Skip to content

Audiobook Recommendations?

October 6, 2014

I’m going to tap into the hive mind of the book blogosphere and ask for everyone’s favourite audiobooks, or favourite books that you know are available in audio. ;) Between the walking, and sorting, and knitting, and cooking, I’ve been running through hours of them, and I’d like to have a big long list to sort from. I’m open to nonfiction and fiction, and as always POC authors are much appreciated (since they’re proportionally smaller and thus more difficult to randomly run across).

Thanks in advance!

42 Comments leave one →
  1. October 6, 2014 5:28 pm

    Eva, the two audio book novels that impressed me the most lately were Stoner by John Williams, and Breakfast at Tiffany’s by Truman Capote. The two nonfiction audio books I was most impressed with this year were Capital in the Twenty-First Century Thomas Piketty and Factory Man by Beth Macy.

  2. October 6, 2014 5:41 pm

    Not big audiobook listen but did part listen to Alex by pierre lemaitre just haven’t got time to listen to it all but the hour or so I heard was very good

    • October 7, 2014 3:11 pm

      I haven’t heard of that, so I’ll look into it. Thnx!

  3. LauraC permalink
    October 6, 2014 5:53 pm

    Persuasion & Emma read by Moira Fogarty, free on Librivox. I believe she reads books for sale too, but most of my audiobooks are free ones. Lovely, lovely voice. If I purchase an audio book, it is usually a big, thick history book that will last a long, long time. I also love Country of the Pointed Firs by Sarah Orne Jewett. The voices are not all great, but I love that book! It is another free one on Librivox. If I can’t sleep, I listen to that one. The first reader puts me to sleep before the male voice (which I don’t care much for) comes on.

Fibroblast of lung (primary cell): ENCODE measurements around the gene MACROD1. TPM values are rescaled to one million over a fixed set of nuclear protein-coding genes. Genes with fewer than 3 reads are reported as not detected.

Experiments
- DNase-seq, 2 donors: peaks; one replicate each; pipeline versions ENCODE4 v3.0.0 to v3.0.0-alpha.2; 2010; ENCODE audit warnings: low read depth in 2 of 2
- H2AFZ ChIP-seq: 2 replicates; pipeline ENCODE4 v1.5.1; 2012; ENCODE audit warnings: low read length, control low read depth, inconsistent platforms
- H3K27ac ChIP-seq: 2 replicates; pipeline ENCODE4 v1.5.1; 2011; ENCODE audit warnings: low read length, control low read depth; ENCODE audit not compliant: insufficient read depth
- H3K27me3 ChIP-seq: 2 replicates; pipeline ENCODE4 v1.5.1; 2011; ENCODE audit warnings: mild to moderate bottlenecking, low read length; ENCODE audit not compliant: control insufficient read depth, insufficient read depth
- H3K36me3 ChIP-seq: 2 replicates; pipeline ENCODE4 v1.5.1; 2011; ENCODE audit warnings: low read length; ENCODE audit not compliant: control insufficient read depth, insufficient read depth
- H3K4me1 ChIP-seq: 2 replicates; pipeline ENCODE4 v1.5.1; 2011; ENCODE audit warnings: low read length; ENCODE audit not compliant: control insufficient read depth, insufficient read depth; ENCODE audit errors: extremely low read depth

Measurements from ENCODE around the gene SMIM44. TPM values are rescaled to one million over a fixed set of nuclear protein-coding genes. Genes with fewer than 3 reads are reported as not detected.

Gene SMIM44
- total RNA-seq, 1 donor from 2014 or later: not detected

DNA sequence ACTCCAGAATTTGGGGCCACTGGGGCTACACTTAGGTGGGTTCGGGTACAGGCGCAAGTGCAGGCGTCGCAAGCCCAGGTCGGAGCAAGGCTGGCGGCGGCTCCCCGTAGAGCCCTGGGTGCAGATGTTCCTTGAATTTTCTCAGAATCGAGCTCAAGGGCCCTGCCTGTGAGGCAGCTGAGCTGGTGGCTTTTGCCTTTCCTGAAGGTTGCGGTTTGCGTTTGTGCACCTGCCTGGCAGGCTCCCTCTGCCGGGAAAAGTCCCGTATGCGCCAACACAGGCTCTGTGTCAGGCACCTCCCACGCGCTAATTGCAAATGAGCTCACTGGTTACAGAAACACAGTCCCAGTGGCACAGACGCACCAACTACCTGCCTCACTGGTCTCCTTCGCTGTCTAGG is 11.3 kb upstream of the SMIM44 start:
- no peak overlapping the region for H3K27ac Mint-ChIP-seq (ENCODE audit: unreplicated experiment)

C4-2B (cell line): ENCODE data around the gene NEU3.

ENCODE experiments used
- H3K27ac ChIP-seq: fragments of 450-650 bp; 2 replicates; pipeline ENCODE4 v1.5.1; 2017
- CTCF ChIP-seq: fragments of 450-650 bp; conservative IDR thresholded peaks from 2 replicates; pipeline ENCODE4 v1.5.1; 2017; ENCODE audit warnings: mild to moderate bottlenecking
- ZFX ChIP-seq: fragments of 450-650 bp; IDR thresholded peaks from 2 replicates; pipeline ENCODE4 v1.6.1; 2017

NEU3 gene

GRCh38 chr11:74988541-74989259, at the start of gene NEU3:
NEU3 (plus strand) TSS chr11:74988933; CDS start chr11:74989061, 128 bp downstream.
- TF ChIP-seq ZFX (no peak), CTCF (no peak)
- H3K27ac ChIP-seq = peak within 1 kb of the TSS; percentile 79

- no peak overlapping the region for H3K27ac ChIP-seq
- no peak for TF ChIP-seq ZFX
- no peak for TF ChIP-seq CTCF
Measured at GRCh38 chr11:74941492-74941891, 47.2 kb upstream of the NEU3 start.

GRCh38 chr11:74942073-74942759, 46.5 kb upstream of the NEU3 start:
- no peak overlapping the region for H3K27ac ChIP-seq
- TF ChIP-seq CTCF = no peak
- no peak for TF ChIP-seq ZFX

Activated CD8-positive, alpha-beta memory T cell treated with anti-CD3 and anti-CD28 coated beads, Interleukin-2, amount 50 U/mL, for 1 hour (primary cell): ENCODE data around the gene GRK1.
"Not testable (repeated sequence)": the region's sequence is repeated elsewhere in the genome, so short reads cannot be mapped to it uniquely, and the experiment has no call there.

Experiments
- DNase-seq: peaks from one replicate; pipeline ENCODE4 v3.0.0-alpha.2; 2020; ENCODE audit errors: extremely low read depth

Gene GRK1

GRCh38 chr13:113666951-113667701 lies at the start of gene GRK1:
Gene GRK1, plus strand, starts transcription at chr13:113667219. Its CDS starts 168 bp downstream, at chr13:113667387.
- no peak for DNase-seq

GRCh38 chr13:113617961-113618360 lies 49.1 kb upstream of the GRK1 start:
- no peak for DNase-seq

• October 7, 2014 3:12 pm

      Oh I love all 3 of those books but haven’t listened to any of them on audio. I’ve never tried Librivox, but now I will. :)

  4. October 6, 2014 6:26 pm

    Right now, I’m halfway through Drood by Dan Simmons narrated by John Lee, which I am greatly enjoying. Other audiobooks I would recommend:

    – Cutting for Stone by Abraham Verghese (read by Sunil Malhotra, who I hope will create more audiobooks because his narration is fantastic)
    – The Casual Vacancy by J.K. Rowling (read by Tom Hollander)
    – A Tale for the Time Being by Ruth Ozeki (read by Ruth Ozeki; I listened to this one with my dad and it is our favorite book of 2014)
    – The Brief Wondrous Life of Oscar Wao by Junot Diaz (read Jonathan Davis and Staci Snell; my favorite book of 2010)

    All of these, with the exception of Rowling and Simmons, are authors of color.

    • October 7, 2014 3:13 pm

      Oh awesome Christina, especially all the authors of colour! The only one of those I’ve read is the Ozeki, but I loved it, so I’d definitely be up for an audio reread.

      • October 8, 2014 8:18 pm

        I’m so glad you’ve read the Ozeki. It seems to be flying under the radar and I can’t sing its praises enough. I was a bit leery about the author reading the novel herself but she does a wonderful job so if you have the time (and want to hear the proper pronunciation of all the Japanese words and phrases), then I recommend giving it a reread.

  5. Kathy permalink
    October 6, 2014 7:06 pm

    The Care and Handling of Roses with Thorns by Margaret Dilloway Call the Midwife by Jennifer Worth March by Geraldine Brooks